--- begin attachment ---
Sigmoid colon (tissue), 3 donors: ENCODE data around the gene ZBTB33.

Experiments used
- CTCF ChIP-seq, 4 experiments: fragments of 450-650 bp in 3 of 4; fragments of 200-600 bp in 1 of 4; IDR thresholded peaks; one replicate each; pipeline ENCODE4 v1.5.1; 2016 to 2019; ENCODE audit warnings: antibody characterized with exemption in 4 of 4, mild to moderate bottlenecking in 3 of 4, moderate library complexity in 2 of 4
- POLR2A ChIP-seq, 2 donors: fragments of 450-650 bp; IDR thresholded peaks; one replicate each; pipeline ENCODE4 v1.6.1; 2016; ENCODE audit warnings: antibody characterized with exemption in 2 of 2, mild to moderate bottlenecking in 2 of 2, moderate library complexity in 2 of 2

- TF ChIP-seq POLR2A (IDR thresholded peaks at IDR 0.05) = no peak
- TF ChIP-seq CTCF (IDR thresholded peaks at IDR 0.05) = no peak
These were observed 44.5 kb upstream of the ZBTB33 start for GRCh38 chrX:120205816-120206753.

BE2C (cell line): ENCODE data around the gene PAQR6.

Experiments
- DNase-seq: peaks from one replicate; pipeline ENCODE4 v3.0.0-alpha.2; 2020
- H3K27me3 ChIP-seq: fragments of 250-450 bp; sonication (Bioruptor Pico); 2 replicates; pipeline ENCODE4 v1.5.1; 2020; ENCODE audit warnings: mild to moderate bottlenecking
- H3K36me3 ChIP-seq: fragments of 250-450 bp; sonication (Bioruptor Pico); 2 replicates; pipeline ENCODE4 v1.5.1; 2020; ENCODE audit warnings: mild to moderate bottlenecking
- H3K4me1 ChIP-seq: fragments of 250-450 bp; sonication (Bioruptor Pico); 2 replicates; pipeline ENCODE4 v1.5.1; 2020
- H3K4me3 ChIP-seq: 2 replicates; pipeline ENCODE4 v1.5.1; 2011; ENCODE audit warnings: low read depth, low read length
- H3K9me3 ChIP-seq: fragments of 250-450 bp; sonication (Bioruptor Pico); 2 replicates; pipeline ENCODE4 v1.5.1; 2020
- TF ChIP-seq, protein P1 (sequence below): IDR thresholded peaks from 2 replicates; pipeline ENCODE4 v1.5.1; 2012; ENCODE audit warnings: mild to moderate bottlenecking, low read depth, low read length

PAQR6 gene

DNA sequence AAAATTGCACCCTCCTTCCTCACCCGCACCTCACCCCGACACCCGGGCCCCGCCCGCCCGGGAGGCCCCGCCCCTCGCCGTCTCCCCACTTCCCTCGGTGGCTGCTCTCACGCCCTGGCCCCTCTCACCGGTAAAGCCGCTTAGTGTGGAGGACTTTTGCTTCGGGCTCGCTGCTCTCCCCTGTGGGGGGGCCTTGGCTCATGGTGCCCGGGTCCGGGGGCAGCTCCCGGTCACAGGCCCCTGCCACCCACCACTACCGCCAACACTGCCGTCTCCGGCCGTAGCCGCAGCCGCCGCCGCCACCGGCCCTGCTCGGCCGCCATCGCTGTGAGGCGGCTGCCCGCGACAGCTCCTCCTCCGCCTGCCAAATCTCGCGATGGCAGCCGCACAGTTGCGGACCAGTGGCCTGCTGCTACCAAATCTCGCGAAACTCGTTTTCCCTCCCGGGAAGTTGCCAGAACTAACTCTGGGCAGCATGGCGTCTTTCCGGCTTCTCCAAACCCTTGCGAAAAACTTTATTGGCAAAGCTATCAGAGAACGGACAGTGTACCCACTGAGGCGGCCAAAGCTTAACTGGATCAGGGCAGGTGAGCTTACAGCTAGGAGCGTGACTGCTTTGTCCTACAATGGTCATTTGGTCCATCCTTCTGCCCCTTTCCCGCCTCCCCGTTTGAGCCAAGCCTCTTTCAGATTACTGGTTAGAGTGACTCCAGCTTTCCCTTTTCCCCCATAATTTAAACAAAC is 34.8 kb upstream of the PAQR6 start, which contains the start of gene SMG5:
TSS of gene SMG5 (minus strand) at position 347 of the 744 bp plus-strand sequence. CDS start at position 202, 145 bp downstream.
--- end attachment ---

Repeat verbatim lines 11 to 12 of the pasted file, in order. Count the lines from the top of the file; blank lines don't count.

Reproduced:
- H3K27me3 ChIP-seq: fragments of 250-450 bp; sonication (Bioruptor Pico); 2 replicates; pipeline ENCODE4 v1.5.1; 2020; ENCODE audit warnings: mild to moderate bottlenecking
- H3K36me3 ChIP-seq: fragments of 250-450 bp; sonication (Bioruptor Pico); 2 replicates; pipeline ENCODE4 v1.5.1; 2020; ENCODE audit warnings: mild to moderate bottlenecking